“As such, we have no immediate intention of pursuing a resolution of the property and believe we should both commit the next 60 days to exploring structures that could ensure the continuance of some of the City's policy objectives, while also allowing us to satisfy our obligations to our investors,” he wrote to Glen.

Exactly what the administration—and, perhaps, the state—can cook up for Stuyvesant Town remains unclear. Glen wants a bidding process that would give more weight to buyers willing to keep rents low on some of the apartments in exchange for some sort of public support, such as a 40-year property tax incentive, according a city official. That's just one scenario she has floated, the official said, noting all they've really done at this point is reset the clock.

In a written statement, the deputy mayor said her staff is “aggressively using all the levers we have at our disposal to protect affordability at Stuy Town,” and that the recent news was “a very helpful step that give the City and tenants a better shot at shaping this outcome and protecting this community for middle class New Yorkers.”

But the fact remains that the sale is a private transaction and that CWCapital has a responsibility to make  creditors whole. The apartment complex sold in 2006 for $5.4 billion in the largest real-estate deal in American history. But the buyers, Tishman Speyer and BlackRock Inc., defaulted in 2010 on the $4.4 billion it had owed to creditors.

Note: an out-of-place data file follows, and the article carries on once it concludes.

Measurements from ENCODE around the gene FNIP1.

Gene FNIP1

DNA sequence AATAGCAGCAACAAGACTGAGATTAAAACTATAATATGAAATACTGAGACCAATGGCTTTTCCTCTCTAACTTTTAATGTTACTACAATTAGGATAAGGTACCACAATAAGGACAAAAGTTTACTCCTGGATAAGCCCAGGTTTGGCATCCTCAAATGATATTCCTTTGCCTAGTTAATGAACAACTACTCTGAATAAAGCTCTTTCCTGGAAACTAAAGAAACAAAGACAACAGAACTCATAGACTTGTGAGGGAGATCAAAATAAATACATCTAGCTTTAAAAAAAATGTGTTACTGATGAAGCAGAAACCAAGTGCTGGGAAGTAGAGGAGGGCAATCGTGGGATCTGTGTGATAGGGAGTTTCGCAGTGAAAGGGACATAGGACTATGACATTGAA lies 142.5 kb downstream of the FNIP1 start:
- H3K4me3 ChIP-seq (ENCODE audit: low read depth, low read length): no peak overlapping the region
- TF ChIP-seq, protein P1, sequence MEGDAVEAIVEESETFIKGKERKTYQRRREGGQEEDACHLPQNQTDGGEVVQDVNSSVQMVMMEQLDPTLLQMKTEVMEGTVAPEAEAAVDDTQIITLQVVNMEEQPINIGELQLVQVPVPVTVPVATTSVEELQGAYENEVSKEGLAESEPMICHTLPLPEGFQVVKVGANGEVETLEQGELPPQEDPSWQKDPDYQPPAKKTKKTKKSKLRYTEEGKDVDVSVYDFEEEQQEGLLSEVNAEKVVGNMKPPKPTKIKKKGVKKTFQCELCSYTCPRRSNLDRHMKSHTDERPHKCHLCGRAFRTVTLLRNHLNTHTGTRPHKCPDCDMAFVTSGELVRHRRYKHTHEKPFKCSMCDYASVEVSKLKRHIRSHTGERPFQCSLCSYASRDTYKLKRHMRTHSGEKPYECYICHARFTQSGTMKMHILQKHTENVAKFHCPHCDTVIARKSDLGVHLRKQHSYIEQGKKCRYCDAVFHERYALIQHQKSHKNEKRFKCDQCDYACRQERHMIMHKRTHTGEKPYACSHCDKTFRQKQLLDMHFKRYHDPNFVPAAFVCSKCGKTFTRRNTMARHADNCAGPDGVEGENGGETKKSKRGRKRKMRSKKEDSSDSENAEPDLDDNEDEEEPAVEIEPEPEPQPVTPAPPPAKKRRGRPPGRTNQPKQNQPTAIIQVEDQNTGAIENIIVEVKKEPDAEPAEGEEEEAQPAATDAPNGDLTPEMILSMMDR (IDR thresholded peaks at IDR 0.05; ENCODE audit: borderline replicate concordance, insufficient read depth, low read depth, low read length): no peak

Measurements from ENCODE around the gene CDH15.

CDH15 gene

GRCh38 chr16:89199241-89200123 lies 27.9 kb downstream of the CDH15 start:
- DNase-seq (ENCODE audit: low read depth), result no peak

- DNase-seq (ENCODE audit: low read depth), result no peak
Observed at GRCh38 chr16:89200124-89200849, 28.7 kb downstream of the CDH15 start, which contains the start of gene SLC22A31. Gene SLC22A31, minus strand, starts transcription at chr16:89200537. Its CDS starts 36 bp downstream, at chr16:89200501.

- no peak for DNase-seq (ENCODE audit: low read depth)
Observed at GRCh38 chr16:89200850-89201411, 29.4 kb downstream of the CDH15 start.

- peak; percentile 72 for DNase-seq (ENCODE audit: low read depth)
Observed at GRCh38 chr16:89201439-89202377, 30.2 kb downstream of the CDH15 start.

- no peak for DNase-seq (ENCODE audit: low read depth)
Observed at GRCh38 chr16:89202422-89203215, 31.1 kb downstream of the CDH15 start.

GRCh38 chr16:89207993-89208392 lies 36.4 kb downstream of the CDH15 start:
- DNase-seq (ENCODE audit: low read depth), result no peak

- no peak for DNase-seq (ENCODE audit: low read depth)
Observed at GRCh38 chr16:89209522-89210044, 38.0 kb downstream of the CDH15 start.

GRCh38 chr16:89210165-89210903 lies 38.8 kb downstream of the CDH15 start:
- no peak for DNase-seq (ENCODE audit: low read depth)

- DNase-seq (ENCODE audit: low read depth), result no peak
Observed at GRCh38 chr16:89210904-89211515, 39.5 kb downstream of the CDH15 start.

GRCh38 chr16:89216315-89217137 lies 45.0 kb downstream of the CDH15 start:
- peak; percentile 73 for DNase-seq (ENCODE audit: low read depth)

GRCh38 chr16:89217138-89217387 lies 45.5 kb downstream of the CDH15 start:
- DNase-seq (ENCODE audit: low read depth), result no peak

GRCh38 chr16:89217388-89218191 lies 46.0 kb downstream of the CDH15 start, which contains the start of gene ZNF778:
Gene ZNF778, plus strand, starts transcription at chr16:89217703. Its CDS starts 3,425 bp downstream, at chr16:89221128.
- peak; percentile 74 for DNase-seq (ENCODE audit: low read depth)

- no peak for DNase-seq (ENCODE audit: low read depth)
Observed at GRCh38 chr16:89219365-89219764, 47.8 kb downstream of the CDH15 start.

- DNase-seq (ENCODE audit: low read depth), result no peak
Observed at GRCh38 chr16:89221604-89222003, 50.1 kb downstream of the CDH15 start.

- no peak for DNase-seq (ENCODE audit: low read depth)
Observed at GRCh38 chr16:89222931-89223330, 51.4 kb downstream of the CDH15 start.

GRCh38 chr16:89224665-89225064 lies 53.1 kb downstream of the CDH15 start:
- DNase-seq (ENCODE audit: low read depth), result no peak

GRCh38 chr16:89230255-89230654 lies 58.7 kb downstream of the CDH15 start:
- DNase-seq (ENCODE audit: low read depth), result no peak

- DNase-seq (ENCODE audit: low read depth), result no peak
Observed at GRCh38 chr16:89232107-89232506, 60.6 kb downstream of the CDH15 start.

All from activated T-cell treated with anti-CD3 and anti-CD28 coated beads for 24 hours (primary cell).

It's likely CWCapital will pursue a sale price in excess of that defaulted debt, especially with some big-name developers reportedly showing an interest. While the administration is clearly making the preservation of those last remaining 6,000 or so rent-stabilized units—said to be affordable to households earning below 165 percent of the area median income—one of its most immediate priorities, there's only so much it can do. As the city official said, they don't have a royal flush, just some high cards.

No one from the administration attended the rally on Friday, where Comptroller Scott Stringer, Rep. Carolyn Maloney, some state legislators and a few others showed up. There were cheers at mention of de Blasio's name, but also some tenants who demanded to know where the mayor was in all this. Schumer said they should take some solace in the fact that the administration was fighting for them—something that didn't happen in 2006 under Mayor Michael Bloomberg.

“We have the city on our side. That is a very good thing,” Schumer said. The city wasn't on our side the last time, try as we might to get them there.”

Now, it seems, saving affordable housing at Stuyvesant Town-Peter Cooper Village is about as important a challenge as de Blasio's freshman staff could face. The point was not lost on Schumer.

“Your fight is not for your apartments,” he told the tenants. “Your fight is for the future of the heart and soul of New York City.”